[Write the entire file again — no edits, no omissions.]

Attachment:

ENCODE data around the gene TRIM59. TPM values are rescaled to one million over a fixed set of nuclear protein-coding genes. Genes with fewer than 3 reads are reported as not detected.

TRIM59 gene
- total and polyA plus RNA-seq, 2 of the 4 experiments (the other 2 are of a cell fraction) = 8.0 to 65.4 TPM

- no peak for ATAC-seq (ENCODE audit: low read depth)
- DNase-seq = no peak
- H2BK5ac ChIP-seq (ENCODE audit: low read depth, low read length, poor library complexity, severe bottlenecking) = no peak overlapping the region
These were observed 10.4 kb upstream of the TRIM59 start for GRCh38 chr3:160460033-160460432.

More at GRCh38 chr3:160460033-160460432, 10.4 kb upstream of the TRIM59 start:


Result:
ENCODE data around the gene TRIM59. TPM values are rescaled to one million over a fixed set of nuclear protein-coding genes. Genes with fewer than 3 reads are reported as not detected.

TRIM59 gene
- total and polyA plus RNA-seq, 2 of the 4 experiments (the other 2 are of a cell fraction) = 8.0 to 65.4 TPM

- no peak for ATAC-seq (ENCODE audit: low read depth)
- DNase-seq = no peak
- H2BK5ac ChIP-seq (ENCODE audit: low read depth, low read length, poor library complexity, severe bottlenecking) = no peak overlapping the region
These were observed 10.4 kb upstream of the TRIM59 start for GRCh38 chr3:160460033-160460432.

More at GRCh38 chr3:160460033-160460432, 10.4 kb upstream of the TRIM59 start: